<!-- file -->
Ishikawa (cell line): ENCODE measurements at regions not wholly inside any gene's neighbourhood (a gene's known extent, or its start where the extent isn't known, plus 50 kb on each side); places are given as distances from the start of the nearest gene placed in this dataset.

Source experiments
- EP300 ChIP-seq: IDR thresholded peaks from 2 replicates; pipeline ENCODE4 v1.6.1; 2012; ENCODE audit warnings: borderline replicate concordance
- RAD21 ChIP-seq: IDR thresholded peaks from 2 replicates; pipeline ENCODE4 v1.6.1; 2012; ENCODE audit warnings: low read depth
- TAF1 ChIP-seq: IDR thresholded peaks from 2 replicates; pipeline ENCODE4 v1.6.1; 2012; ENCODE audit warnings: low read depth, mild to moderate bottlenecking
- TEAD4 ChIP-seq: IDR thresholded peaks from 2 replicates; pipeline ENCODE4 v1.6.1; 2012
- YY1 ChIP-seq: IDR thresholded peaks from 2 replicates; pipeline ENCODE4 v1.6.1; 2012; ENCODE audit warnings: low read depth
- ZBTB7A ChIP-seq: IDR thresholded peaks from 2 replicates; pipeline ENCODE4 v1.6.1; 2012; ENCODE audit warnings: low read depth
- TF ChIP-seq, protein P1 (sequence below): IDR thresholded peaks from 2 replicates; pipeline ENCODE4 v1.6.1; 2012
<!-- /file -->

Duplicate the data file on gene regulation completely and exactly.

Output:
Ishikawa (cell line): ENCODE measurements at regions not wholly inside any gene's neighbourhood (a gene's known extent, or its start where the extent isn't known, plus 50 kb on each side); places are given as distances from the start of the nearest gene placed in this dataset.

Source experiments
- EP300 ChIP-seq: IDR thresholded peaks from 2 replicates; pipeline ENCODE4 v1.6.1; 2012; ENCODE audit warnings: borderline replicate concordance
- RAD21 ChIP-seq: IDR thresholded peaks from 2 replicates; pipeline ENCODE4 v1.6.1; 2012; ENCODE audit warnings: low read depth
- TAF1 ChIP-seq: IDR thresholded peaks from 2 replicates; pipeline ENCODE4 v1.6.1; 2012; ENCODE audit warnings: low read depth, mild to moderate bottlenecking
- TEAD4 ChIP-seq: IDR thresholded peaks from 2 replicates; pipeline ENCODE4 v1.6.1; 2012
- YY1 ChIP-seq: IDR thresholded peaks from 2 replicates; pipeline ENCODE4 v1.6.1; 2012; ENCODE audit warnings: low read depth
- ZBTB7A ChIP-seq: IDR thresholded peaks from 2 replicates; pipeline ENCODE4 v1.6.1; 2012; ENCODE audit warnings: low read depth
- TF ChIP-seq, protein P1 (sequence below): IDR thresholded peaks from 2 replicates; pipeline ENCODE4 v1.6.1; 2012